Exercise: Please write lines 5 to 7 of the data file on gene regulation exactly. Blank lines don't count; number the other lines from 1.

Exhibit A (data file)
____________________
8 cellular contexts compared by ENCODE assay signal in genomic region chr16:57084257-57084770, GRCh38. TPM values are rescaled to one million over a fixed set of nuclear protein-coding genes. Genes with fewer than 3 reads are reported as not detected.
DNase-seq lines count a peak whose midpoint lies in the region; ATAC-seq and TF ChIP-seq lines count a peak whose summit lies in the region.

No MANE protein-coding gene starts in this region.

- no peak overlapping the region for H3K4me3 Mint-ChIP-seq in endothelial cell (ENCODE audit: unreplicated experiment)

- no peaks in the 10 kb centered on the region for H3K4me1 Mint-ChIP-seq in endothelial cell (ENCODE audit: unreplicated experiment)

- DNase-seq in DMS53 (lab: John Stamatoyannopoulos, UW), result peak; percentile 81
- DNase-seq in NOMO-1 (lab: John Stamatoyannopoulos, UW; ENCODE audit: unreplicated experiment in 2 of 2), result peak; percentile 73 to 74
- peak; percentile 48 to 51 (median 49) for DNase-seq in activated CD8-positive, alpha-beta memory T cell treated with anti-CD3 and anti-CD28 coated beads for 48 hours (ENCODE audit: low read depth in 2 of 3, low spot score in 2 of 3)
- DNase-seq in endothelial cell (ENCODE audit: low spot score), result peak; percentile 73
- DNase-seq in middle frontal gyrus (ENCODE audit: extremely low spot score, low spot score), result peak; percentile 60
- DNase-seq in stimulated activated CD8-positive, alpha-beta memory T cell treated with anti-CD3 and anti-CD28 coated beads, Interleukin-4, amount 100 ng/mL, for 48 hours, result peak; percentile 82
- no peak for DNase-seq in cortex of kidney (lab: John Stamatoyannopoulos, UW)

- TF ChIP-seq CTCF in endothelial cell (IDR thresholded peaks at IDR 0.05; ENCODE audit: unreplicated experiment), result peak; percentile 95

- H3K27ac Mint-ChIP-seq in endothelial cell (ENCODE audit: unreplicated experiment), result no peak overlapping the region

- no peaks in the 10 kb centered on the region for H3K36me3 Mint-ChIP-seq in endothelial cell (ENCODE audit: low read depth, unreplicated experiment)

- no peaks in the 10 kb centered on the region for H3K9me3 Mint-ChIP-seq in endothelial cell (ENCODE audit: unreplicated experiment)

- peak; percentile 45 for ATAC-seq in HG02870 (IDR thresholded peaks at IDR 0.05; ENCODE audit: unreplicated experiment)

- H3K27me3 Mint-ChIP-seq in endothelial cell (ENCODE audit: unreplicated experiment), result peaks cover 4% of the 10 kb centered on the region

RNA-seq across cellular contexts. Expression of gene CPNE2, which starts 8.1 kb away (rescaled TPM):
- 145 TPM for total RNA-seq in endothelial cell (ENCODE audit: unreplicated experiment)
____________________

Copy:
- no peaks in the 10 kb centered on the region for H3K4me1 Mint-ChIP-seq in endothelial cell (ENCODE audit: unreplicated experiment)

- DNase-seq in DMS53 (lab: John Stamatoyannopoulos, UW), result peak; percentile 81
- DNase-seq in NOMO-1 (lab: John Stamatoyannopoulos, UW; ENCODE audit: unreplicated experiment in 2 of 2), result peak; percentile 73 to 74